As it turned out, Mrs. Jones grew up in an alcoholic home and had been abused as a child. Currently, she was in a dysfunctional relationship that mirrored that of her childhood, and she hated her job. We talked about the affects of adverse childhood events and how they can become trapped in the body, manifesting as pain syndromes. We talked about how the trauma she suffered as a child, in and of itself, is painful and should not be disregarded. I suggested that she consider herself free from the diagnosis of “fibromyalgia,” that she was actually suffering from the effects of these past events.
Working with past childhood trauma can be much more painful than experiencing the pain of the physical body, but the healing that occurs during the process is incredibly rewarding. Mrs. Jones and I began working with her biography, using guided imagery and insight meditation. I served as her primary care physician during this time, regulating her diet, exercise program, and prescribing remedies for minor maladies that came and went. It was a somewhat slow process, which culminated in small changes in her level of pain over a period of about a year. After that first year she was experiencing hardly any pain. More importantly, she had managed to dissolve her abusive relationship with her husband, was now living alone, and had found a new job. She was genuinely happy with her progress and her life.
So, what is the real diagnosis? What is the real pain? This is an important question, since the diagnosis is what offers us a footing and drives the treatment forward. If we can name something, then we feel like we know what to do. In many of these chronic diseases there is no known pathophysiology. The pain is real, and the symptoms are real, but there is no pathophysiology; in a sense there is “no disease.” But certainly there is dis-ease.
While we have been referring to commonly considered “pain syndromes,” anyone suffering from adverse childhood traumas may be suffering from chronic maladies associated with emotional pain; asthma, allergies, weight gain, and any and all addictions may be covering up painful memories. The underlying traumas are the pain; shame, abandonment, and neglect are all painful.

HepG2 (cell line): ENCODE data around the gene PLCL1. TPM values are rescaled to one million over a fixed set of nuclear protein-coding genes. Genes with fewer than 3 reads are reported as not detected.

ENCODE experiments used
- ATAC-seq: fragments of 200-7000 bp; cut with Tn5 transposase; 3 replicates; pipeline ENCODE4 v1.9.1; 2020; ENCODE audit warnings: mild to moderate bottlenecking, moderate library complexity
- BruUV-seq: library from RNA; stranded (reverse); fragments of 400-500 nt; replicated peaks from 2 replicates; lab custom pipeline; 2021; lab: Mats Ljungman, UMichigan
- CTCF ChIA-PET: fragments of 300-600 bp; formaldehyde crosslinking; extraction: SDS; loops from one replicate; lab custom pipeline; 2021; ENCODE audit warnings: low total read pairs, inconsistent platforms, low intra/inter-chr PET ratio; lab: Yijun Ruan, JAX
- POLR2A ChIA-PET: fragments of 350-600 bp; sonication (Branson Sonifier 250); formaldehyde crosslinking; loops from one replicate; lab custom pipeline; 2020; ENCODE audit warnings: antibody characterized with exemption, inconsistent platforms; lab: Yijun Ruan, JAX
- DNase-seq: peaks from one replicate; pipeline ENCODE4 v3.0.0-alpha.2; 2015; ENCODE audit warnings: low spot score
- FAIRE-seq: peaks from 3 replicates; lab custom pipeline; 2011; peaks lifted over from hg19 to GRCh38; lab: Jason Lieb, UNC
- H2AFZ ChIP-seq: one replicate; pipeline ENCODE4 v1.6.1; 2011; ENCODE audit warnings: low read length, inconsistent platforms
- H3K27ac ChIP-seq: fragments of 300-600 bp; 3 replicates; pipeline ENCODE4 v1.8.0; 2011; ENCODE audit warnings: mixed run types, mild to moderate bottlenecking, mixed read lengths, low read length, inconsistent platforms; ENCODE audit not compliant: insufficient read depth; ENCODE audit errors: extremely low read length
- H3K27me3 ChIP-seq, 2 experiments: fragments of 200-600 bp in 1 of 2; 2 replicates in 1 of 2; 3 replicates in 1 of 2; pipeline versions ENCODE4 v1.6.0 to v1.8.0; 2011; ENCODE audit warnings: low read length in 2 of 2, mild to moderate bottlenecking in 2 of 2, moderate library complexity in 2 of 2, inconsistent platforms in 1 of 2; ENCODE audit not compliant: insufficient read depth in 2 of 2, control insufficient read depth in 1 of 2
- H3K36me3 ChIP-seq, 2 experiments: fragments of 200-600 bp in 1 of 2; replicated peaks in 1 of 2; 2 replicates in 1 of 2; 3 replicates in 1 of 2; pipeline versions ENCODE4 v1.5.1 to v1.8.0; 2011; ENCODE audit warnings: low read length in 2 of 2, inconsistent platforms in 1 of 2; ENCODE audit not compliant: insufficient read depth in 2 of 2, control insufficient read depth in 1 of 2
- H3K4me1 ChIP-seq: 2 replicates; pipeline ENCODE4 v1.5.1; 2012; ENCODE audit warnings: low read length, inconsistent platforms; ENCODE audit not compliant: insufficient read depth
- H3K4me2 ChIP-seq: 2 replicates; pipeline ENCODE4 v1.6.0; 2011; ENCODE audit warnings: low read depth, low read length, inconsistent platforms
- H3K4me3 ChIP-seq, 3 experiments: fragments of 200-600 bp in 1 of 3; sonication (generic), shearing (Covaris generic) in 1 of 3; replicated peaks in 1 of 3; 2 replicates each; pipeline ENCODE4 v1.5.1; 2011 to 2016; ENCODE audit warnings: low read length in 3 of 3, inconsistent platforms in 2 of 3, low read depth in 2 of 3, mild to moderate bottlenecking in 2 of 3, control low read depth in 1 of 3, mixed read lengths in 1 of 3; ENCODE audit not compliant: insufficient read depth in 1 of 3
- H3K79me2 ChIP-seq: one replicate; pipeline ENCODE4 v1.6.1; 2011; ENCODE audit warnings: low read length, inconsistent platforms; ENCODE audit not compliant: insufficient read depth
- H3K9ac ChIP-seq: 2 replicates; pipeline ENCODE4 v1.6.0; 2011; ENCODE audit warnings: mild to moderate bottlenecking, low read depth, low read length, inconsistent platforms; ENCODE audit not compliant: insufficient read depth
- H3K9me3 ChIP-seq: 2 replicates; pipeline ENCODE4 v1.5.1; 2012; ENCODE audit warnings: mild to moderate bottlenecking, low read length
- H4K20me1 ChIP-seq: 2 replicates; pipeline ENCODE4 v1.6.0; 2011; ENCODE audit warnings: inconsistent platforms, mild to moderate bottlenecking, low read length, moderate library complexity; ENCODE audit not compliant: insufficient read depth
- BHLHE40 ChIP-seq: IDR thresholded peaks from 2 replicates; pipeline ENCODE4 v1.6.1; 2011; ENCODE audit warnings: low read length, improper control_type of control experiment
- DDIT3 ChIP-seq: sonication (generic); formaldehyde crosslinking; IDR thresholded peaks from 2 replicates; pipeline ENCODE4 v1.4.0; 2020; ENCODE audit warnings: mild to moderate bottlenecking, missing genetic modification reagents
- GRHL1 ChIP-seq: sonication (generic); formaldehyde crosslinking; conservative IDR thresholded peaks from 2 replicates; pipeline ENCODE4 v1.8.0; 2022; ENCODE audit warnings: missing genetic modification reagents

There is no method for diagnosing emotional pain and trauma. There are diagnostic codes for mental health conditions, and physical conditions, but when the physical and mental are detrimentally affected by an emotional state, there is no avenue for identification. We must not let this lack of definition deter us from looking within the hearts of our patients, to the wounds they hold deep inside, as the underlying cause of their chronic illnesses – this is their pain. Despite the best dietary advice, exercise regimens, and meditative practices, patients who leave their spirits unaddressed still suffer.
The healing of this pain does not occur through an herb, diet, or acupuncture. It is presence, it is love, it is being with Truth. We can learn to relate to pain and choose how to respond to it, or we can allow ourselves to get caught in a conditioned reaction and resistance that serves only to worsen the pain and suffering in a self-perpetuating, vicious cycle. This is true mind/body psychotherapy. Needless to say, any of us who work with patients would be well advised to look within and heal ourselves in the same manner.
Paul Epstein, ND is a mind-body therapist, mindfulness meditation teacher, speaker, workshop leader, and author. He graduated from NCNM in 1984, where he also directed the clinical lifestyle change program “Healthstyles.” He has successfully advocated and integrated the clinical application of mind-body medicine, mindful awareness and contemplative body-centered psychotherapy for 30 years. Paul co-founded the Israel Center for Mind-Body Medicine. He graduated from the Academy for Guided Imagery, completed the 3-year training program for Community Dharma Meditation Leaders at the Spirit Rock Meditation Center, and has trained in the “Internal Family Systems” model of psychotherapy. He practices in Westport, CT, where he was also founded the Insight Meditation Community of Fairfield County. Dr. Epstein has taught mindful healing workshops worldwide, has lectured at numerous annual conferences, and has taught courses, continuing education programs and electives at NCNM, Bastyr University, CCNM, OAND and UB. He mentors healthcare professionals to integrate mindfulness and mind-body therapy. He will be conducting a CCNM online training course in the fall of 2013. He is author of the book, Happiness Through Meditation, and has several other articles available. A sequel to the above article will be featured in the near future. Website: www.drpaulepstein.com; email: firstname.lastname@example.org; phone: 203-722-2358.
Node Smith is currently a third-year naturopathic student and is mentoring with Dr. Paul Epstein. He also has been elected to the NMSA national philosophy chair position for 2013-2014, through which he has hopes of strengthening the bonds between students and elders through experiential opportunities that bring together both generations to learn and grow from one another. Node is the lead coordinator for the 2013 ReVitalization Retreat and is currently working with Dr. Epstein to form a year-long mind/body medicine curriculum, to increase the training offered in this important area.